Description of the policy:
Young people leaving state out-of-home care are one of the most vulnerable and disadvantaged groups in society. They often face difficulties in accessing education, employment, housing and other developmental opportunities, and they often make significant demands on Australia’s income security, housing, health and welfare, criminal justice and crisis intervention systems (Mendes, Johnson & Moslehuddin, 2011). There is evidence that those who continue to leave state care without appropriate plans for leaving care support are the ones who become subjected to homelessness because they have not prepared other living arrangements. In the eyes of the state government, young people who are at the age of eighteen must instantaneously transition to independence and become adults, however, this is not the case for most young people. Young people who are removed from long-term foster care placements are often placed in unsuitable accommodation, some young people are denied of government support whilst completing their schooling education, and most young people are denied financial support to undertake driving lesson which will make it increasingly difficult for them to transport to their educational institutes or work commitments (Mendes et al, 2011).
Out - of - home care (OOHC) is the provision of alternative accommodation for children and young people who are unable to live with their parent, and in the case of some children and young people, they are also on a care and protection order . According to the Australian Institute of Health and Welfare (2013), it defines out-of-home care as an 'alternative accommodation for children under 18 years of age who are unable to live with their parents, where the State or Territory makes a financial payment or where a financial payment has been offered but declined'. This means that the state is obligated to take care of these children and young people who are unable to continue to live with their parents due to serious circumstances.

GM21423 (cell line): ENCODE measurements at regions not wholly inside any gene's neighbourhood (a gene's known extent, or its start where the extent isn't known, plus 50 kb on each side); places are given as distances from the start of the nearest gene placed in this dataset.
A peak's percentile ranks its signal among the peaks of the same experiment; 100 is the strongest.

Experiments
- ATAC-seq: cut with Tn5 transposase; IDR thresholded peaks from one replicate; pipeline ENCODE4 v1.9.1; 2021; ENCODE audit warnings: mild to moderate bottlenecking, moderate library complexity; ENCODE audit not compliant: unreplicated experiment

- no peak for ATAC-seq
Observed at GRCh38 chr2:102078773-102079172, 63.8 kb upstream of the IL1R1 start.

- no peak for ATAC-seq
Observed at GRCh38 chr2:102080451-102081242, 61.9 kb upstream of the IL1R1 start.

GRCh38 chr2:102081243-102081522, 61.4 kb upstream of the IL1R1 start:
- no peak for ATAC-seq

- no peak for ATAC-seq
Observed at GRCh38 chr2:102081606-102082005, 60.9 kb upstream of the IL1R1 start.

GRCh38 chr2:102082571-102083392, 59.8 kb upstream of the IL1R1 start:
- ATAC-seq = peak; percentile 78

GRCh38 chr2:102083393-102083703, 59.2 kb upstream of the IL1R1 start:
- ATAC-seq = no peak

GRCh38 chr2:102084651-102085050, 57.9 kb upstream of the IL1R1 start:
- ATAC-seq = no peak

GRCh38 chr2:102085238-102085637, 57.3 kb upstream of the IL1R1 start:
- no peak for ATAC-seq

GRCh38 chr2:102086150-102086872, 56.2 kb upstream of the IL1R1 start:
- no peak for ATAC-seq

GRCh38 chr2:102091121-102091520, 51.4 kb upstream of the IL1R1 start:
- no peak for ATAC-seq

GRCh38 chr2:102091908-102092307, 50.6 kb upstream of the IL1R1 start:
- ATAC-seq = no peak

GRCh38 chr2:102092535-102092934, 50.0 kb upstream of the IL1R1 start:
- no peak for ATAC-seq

There are a number of different living arrangements for those who are living in out - of - home care. These consist of foster care; where placement is provided in the home of a carer who is receiving a payment from a state or territory for caring for a child, relative of kinship care; where the child is put into a home with a family member, or a person who has a pre-existing relationship with the child, family group homes; where the child is placed in a residential building which is owned by the jurisdiction, it has a limited number of children and they are cared for by resident carers and lastly, independent living which includes private boarding arrangements .
A main practice framework that has been introduced is the Looking After Children. Looking After Children was developed in the United Kingdom and has now been implemented in Australia and internationally. It is now known to be the best practice framework for children who have been placed away from their families as a result of a Child Protection intervention. It has now been adopted for children and young people living in out of home care arrangements. Looking After Children implements the idea that planning is needed to support the needs of children and young people to ensure that they receive the greatest possible outcome for them and their families. The best interests of the child or young person guided by planning, and it considers the need to protect the child from harm, to protect the child's rights and to promote the child's development and wellbeing (Department Of Human Services, 2012b).
The two important aspects of planning are a representation of best practice for children and young people in out-of-home care are case planning and care planning. Case planning emphasises on looking are the broader picture and overall circumstances of the child or young person’s need. It may include supporting parents to resume care or transition